The killer cool re-emergence of a salon
After an extensive renovation, Michael Christopher Designs begins a new phase of bringing the cutting edge to fashion
By Richard L. Gaw Special Sections Editor
Greenville Community News, November 7, 2006
Invent something that's never been done before and you are a genius. Re-invent what you have invented all over again and turn it into something altogether new and you are practically knighted. Though Michael Hemphill of Michael Christopher owns no crowns, his Michael Christopher Designs has, for the last thirty years, served as the one salon in our community that takes the gold standard of what it means to be bold and cutting edge and moves it here, there and everywhere.
Over the course of a two-week span that began in late June and ended in early July, Hemphill took his studio on Pennsylvania Avenue and had it gutted practically to its core. The nail, mortar and plywood evidence of the work going on inside the salon had, in fact, been conceived one year ago, when Hemphill began studying the effect that a new splash of light and sound could have on the space. He also began asking his clientele what they wanted from his salon.
"It was quite natural that our clients would have a huge impact on where we were going to take this," Hemphill says. "People should come to a salon and have an outstanding experience that will last for the next six weeks of their life."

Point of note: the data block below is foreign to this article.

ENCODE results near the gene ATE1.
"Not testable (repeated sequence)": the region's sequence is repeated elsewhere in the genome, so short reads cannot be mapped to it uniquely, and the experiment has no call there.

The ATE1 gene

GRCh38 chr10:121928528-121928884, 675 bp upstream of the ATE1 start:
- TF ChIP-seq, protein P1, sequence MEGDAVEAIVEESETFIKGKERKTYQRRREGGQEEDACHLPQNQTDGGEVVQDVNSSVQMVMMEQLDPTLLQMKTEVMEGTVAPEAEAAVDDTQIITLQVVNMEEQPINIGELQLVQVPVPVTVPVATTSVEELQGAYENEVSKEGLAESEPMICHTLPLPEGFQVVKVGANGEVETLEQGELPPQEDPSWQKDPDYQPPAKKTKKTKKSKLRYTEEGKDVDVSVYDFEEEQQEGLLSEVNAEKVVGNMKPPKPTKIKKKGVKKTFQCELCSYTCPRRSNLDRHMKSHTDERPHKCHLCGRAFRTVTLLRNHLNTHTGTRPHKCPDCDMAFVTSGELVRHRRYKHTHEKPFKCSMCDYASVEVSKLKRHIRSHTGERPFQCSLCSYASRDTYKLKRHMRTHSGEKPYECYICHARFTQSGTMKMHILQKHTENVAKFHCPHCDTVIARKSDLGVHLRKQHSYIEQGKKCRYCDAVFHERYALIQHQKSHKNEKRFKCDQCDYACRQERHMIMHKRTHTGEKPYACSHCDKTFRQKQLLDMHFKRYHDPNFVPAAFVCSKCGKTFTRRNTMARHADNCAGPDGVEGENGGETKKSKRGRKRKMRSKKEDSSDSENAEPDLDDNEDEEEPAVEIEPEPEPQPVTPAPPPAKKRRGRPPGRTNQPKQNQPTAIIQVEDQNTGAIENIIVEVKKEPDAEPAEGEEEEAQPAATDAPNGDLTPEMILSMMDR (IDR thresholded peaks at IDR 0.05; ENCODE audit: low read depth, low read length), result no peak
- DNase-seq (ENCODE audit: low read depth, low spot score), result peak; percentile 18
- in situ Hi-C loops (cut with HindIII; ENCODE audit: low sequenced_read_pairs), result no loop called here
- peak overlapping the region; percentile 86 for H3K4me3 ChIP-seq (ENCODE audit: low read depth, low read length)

The finished product - 6,000 square-feet of re-designed space at a cost of $300,000 - is the combined result of Hemphill's creativity and the needs of his clientele. Six rooms were re-created, infusing a kaleidescope of new lighting, leather chairs imported from Italy, cloudand-sky ceilings from Los Angeles, and over 20 individual work station pods to promote privacy. In addition, clients now have the ability to access the internet or communicate with their office through the use of laptop computers stationed throughout the salon.
"I wanted to sew a common thread through the whole experience of being at Michael Christopher Designs," Hemphill says. "When you're ripe, you're rotten, but when you're green, you grow."
Style maven gets new look of his own
Delaware business pioneer rethinks salon
By LULADEY B. TADESSE, The News Journal
Posted Thursday, September 14, 2006
Michael Christopher Designs Salon & Day Spa is accustomed to giving people a new look, but on the eve of its 31st anniversary, the Wilmington salon is getting a new look of its own.
Michael Christopher Hemphill, the salon's owner and creative force behind the improvements, has invested more than $300,000 to modernize the 6,000-square-foot salon and better equip it to meet the needs of his clients and 80 employees.
"It was beautiful before," said Alexis Tweddell, 40, of Middletown, who has been going to Michael Christopher for nearly eight years. "The fact that he wanted to remodel and update and make it cutting edge is always Michael."
At the salon's grand reopening Friday, the clients will notice a "salon of the future" featuring different chambers, each with its own atmosphere, music and furniture.
Flat-screen computer terminals sprinkled in the waiting area near the entrance and the "hair coloring theatre" give the salon a high-tech feel.